from Mission in Chechnya (2002) [pg. 80] regarding some rules of the teips:

“4. Absolute marriage prohibition between members of one clan. This was the oldest rule. What caused such a prohibition? If those who are going to marry are in the same clan, they will not have numerous and healthy descendants — this is confirmed by the elders whose observation and life experience testified how negative the influence of close marriage was upon the descendants. The others assured them that the violation of exogamy would bring dangerous illness to those who were going to marry. Marriage prohibition inside a clan is not the consequence of a legislative act. Still, up to now the Chechens try to stick to this principle. Some clans taht took the way of exogamy violation (e.g. tsada khroevstsi) were shunned by the other clans. Why? Because a female relative of the father’s line is considered a sister of any member of the given clan. A blood relationship links with the Chechen people are so strong that they go through seven or eight generations. ‘Close’ or even ‘concerned’ relatives in the father’s line were not given the right either for marriage or for blood feud among themselves. Close relatives of the mother’s line, however, had the right for marriage and blood feud. It should be mentioned that the marriage inside the mother’s line for the first, second and the third generations was not recommended.

and from The Chechens: A Handbook (2005) [pg. 91]:

“Exogamy and endogamy

“To ensure the good health of their offspring, a prerequisite in the harsh mountainous environment, the Chechens tabooed not only close-relative marriage on both sides, but also interdicted association with any blood relative, which included all members of a clan. This meant that a man was constrained to seek his marriage partner from outside the clan, but from within the tribe: *taips* were strictly exogamous, whereas *tukhums* were endogamous entities. These traditional values are still adhered to even among city dwellers. Sources are not unanimous as to the prescribed degree of consanguineous removedness between potential marriage partners. It could be that there is no uniform rule espoused by all *tukhums*. However, at least three generations is the span of disconnectedness commonly agreed upon. Some *taips* of ‘foreign’ origin do not proscribe close kin marriages, this custom hinting at non-Caucasian or Daghestani origin.”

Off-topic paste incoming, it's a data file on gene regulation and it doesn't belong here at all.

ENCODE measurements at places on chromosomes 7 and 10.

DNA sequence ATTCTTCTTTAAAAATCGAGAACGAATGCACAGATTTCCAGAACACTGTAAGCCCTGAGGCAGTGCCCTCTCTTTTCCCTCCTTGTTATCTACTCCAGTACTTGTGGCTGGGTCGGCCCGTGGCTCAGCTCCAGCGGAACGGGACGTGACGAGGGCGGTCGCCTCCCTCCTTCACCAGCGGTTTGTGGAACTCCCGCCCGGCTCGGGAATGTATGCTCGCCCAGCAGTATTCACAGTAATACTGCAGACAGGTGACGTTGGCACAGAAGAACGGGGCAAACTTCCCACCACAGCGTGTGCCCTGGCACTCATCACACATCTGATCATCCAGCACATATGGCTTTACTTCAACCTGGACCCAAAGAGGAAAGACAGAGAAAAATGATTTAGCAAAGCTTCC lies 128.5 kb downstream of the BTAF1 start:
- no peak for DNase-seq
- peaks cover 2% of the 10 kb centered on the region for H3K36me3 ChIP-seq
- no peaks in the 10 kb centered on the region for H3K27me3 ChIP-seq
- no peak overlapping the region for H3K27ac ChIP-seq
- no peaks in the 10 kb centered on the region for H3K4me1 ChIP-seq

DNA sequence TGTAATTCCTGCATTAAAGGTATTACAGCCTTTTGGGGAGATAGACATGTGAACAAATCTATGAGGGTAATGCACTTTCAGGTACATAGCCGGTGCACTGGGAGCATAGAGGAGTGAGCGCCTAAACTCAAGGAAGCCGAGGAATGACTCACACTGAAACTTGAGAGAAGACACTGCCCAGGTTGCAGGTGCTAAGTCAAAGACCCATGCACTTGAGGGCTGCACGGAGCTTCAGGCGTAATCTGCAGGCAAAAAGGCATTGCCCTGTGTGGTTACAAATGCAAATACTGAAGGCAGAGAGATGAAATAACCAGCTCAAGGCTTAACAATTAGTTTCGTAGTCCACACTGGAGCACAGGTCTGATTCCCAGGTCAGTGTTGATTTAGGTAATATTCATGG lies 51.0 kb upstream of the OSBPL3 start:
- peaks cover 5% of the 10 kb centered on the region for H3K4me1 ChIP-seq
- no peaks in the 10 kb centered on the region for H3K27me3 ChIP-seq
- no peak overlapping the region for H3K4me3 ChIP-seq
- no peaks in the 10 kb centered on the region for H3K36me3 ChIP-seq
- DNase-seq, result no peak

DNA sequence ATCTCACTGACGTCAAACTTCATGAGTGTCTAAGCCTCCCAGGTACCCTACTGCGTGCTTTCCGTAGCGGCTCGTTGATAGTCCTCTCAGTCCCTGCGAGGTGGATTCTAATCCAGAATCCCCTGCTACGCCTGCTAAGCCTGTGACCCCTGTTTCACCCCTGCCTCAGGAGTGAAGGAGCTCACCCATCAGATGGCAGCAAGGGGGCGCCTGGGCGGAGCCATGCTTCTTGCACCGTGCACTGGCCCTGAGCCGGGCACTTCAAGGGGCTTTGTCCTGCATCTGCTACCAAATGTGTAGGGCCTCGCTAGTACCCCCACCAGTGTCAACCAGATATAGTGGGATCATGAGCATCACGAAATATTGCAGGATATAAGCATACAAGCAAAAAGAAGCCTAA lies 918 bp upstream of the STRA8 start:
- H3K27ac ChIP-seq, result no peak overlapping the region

and from Ethnography and Folklore of the Georgia-Chechnya Border: Images, Customs, Myths & Folk Tales of the Peripheries (2008) [pg. 240]:

“Marriages within it are forbidden. The Kists and Ingush maintain this tradition strictly, though in Chechnya this tradition has changed under the influence of Islam. Previously, marriage to one’s third cousin was forbidden; now it is welcomed.

some mixed messages there, but the gist of it i think is:

– no marriage within the patrlineal clan — the teip
– you should, however, marry within the bigger tribe — the tukkhum
– you can marry maternal relatives, but probably not closer than third cousins — this cousin marriage ban is probably a holdover from when the chechens were christian [pg. 256]. in fact, third cousin marriages might even be preferred (this reminds me of the greeks).

all of this sounds almost exactly like the marriage systems amongst some of the populations in the balkans, especially amongst the albanians — i.e. avoiding paternal cousin marriage but allowing maternal (distant) cousin marriage. a bit of exogamy, but also a bit of endogamy.

size also matters. the smaller your population size, the smaller the gene pool is going to be and, so, the closer the mating ultimately — which is what matters here (i think).